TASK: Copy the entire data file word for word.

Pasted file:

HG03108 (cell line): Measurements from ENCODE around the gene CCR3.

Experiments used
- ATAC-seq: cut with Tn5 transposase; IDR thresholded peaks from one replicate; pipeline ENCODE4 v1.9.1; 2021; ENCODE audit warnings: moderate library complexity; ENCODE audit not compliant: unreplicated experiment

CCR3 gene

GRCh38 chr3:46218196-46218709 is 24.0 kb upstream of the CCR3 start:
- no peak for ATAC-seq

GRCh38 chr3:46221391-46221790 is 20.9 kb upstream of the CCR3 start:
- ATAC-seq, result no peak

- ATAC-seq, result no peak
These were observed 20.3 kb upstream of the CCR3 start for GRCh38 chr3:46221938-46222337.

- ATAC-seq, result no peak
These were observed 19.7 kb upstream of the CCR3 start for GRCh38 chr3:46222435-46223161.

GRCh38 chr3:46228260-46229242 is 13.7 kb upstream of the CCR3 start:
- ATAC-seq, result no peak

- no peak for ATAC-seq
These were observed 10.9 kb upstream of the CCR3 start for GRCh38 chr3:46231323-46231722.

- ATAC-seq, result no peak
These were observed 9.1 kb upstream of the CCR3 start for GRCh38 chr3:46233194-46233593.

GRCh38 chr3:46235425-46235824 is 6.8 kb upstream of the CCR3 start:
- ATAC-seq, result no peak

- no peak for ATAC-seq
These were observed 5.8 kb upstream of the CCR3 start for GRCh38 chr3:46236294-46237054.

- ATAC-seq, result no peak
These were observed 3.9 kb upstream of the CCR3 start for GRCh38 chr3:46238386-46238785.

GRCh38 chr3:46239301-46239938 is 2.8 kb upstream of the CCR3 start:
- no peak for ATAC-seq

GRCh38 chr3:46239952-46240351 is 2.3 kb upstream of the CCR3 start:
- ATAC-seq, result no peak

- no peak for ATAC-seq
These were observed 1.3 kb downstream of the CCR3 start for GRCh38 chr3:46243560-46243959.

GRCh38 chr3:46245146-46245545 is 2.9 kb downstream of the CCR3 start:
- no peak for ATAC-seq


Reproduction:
HG03108 (cell line): Measurements from ENCODE around the gene CCR3.

Experiments used
- ATAC-seq: cut with Tn5 transposase; IDR thresholded peaks from one replicate; pipeline ENCODE4 v1.9.1; 2021; ENCODE audit warnings: moderate library complexity; ENCODE audit not compliant: unreplicated experiment

CCR3 gene

GRCh38 chr3:46218196-46218709 is 24.0 kb upstream of the CCR3 start:
- no peak for ATAC-seq

GRCh38 chr3:46221391-46221790 is 20.9 kb upstream of the CCR3 start:
- ATAC-seq, result no peak

- ATAC-seq, result no peak
These were observed 20.3 kb upstream of the CCR3 start for GRCh38 chr3:46221938-46222337.

- ATAC-seq, result no peak
These were observed 19.7 kb upstream of the CCR3 start for GRCh38 chr3:46222435-46223161.

GRCh38 chr3:46228260-46229242 is 13.7 kb upstream of the CCR3 start:
- ATAC-seq, result no peak

- no peak for ATAC-seq
These were observed 10.9 kb upstream of the CCR3 start for GRCh38 chr3:46231323-46231722.

- ATAC-seq, result no peak
These were observed 9.1 kb upstream of the CCR3 start for GRCh38 chr3:46233194-46233593.

GRCh38 chr3:46235425-46235824 is 6.8 kb upstream of the CCR3 start:
- ATAC-seq, result no peak

- no peak for ATAC-seq
These were observed 5.8 kb upstream of the CCR3 start for GRCh38 chr3:46236294-46237054.

- ATAC-seq, result no peak
These were observed 3.9 kb upstream of the CCR3 start for GRCh38 chr3:46238386-46238785.

GRCh38 chr3:46239301-46239938 is 2.8 kb upstream of the CCR3 start:
- no peak for ATAC-seq

GRCh38 chr3:46239952-46240351 is 2.3 kb upstream of the CCR3 start:
- ATAC-seq, result no peak

- no peak for ATAC-seq
These were observed 1.3 kb downstream of the CCR3 start for GRCh38 chr3:46243560-46243959.

GRCh38 chr3:46245146-46245545 is 2.9 kb downstream of the CCR3 start:
- no peak for ATAC-seq